A HACKING ATTACK on Tweetdeck that saw users warned off the app was actually a rather old cross-site scripting (XSS) vulnerability that just happened to be exploited.
While some of the industry is standing on a stool drawing its skirts up around its knees, the attack, vulnerability or all-out assault on the internet app was a bit of damp squib.
What happened is that a young chap stumbled across the vulnerability and tweeted it publicly at the outfit. Other people saw that tweet, and the opportunity that it offered and began exploiting it. This led to a number of confused messages, some of which looked to Rick Roll users - an infamous act of web trolling.
The young Austrian's experiments at putting a heart into his messages led to copycats immediately, and forced Tweetdeck into performing maintenance on its systems. @firoxl, for it was he, is apparently fed up with the attention and the reaction that his experiment has caused.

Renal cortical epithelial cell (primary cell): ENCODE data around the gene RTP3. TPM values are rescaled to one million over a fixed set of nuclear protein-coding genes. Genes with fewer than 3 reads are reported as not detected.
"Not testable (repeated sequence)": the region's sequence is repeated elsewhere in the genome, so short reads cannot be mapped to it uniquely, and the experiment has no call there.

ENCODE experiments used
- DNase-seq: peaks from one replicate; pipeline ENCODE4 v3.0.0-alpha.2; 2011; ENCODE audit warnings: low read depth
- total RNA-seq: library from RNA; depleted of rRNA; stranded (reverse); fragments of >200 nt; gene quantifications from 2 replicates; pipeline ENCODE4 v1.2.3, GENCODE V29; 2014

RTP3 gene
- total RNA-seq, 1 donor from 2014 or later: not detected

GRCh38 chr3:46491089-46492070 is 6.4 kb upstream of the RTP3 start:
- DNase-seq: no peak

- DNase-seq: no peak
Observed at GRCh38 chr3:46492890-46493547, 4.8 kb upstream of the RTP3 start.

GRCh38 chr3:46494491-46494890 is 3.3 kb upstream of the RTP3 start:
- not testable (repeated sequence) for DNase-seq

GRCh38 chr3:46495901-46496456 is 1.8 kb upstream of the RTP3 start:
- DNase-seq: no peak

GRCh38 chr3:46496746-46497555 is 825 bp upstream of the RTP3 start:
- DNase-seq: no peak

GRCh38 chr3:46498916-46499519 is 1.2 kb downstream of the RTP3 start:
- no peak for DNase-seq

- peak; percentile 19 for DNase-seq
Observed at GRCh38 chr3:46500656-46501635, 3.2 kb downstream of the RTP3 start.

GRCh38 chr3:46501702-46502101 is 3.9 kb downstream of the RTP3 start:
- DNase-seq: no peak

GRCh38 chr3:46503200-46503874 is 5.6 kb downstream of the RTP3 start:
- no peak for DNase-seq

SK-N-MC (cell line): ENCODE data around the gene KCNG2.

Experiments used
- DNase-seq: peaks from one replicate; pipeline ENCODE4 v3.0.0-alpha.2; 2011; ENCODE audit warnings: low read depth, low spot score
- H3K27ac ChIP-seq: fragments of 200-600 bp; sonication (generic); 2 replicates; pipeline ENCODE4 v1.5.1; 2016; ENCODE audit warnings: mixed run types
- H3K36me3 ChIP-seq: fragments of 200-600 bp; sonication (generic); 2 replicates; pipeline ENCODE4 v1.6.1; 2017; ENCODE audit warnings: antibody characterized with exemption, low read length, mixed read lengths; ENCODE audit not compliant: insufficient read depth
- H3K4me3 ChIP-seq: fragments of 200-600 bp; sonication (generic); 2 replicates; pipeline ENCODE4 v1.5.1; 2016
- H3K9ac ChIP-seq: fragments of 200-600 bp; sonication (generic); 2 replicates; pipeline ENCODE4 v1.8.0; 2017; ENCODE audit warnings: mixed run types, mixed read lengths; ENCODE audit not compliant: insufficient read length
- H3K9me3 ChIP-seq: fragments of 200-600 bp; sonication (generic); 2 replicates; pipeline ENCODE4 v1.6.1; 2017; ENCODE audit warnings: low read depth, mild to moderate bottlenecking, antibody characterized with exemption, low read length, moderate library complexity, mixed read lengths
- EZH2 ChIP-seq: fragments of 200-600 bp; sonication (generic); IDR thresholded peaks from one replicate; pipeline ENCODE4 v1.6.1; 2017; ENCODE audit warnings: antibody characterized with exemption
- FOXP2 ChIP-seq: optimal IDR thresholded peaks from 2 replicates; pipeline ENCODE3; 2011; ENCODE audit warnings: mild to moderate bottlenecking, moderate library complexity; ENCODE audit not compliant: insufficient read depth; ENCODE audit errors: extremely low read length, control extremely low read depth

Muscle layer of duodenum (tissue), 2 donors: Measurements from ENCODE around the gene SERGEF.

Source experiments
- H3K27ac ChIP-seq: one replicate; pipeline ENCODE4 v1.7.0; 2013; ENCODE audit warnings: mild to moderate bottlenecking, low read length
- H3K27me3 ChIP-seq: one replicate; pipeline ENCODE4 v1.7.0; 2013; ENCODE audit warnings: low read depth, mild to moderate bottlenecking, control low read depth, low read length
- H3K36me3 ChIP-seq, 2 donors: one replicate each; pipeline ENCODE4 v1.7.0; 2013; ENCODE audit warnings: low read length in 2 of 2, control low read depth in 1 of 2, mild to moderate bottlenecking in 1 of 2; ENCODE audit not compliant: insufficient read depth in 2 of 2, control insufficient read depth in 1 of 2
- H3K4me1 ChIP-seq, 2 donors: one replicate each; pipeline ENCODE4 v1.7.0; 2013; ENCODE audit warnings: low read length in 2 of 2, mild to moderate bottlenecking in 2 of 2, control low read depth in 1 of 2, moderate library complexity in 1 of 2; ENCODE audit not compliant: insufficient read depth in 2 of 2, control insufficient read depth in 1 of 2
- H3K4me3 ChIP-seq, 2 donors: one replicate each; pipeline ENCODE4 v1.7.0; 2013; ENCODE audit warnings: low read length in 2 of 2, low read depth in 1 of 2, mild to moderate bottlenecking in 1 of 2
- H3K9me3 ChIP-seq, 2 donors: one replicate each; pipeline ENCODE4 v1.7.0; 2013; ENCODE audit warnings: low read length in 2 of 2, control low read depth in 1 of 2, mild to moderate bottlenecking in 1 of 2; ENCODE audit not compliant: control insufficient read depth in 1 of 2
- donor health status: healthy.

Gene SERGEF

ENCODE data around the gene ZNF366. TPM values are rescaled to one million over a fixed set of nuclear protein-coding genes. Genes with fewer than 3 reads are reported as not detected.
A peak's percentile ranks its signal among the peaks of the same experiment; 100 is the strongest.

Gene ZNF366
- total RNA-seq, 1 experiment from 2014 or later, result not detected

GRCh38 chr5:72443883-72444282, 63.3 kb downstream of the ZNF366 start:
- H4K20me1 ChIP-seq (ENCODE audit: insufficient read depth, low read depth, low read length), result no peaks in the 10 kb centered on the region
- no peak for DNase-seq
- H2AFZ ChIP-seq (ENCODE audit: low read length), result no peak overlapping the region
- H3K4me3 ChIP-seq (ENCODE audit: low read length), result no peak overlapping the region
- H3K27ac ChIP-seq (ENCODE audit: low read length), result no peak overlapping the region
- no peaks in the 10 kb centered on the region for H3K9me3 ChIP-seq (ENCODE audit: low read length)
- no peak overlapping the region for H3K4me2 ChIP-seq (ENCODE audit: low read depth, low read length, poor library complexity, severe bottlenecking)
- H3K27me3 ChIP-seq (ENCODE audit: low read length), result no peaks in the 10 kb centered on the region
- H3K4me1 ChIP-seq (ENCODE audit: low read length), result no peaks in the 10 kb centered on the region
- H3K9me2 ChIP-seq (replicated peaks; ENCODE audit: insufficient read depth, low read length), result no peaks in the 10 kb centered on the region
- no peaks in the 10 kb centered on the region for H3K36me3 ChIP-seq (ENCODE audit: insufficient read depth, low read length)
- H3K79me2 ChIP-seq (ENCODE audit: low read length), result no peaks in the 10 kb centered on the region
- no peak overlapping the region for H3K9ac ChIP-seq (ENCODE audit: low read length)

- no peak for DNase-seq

"I'm getting tired of this. I did not hack anyone... I just found the bug," he wrote. "I wish this whole thing never happened."
Michael Sutton, VP of security research at Zscaler, described the incident as a Twitter worm, adding that it had been some time since one was last seen. He added that @firoxl had not maliciously exposed users, but had stumbled on a hoary old issue.
"XSS remains the most common vulnerability seen in web apps. It remains a common flaw even on popular internet properties as it can be challenging to properly validate all user supplied input, especially when trying to be flexible and allow users to post rich media content," he said.
"Twitter user @firoxl accidentally uncovered the flaw when looking for a way to post an emoticon and other quickly piled on, using the flaw to force automated retweets."
Tweetdeck reported that the issue has been fixed, but uttered the advice of our times as a backup.
"A security issue that affected Tweetdeck this morning has been fixed," it said. "Please log out of Tweetdeck and log back in to fully apply the fix." µ
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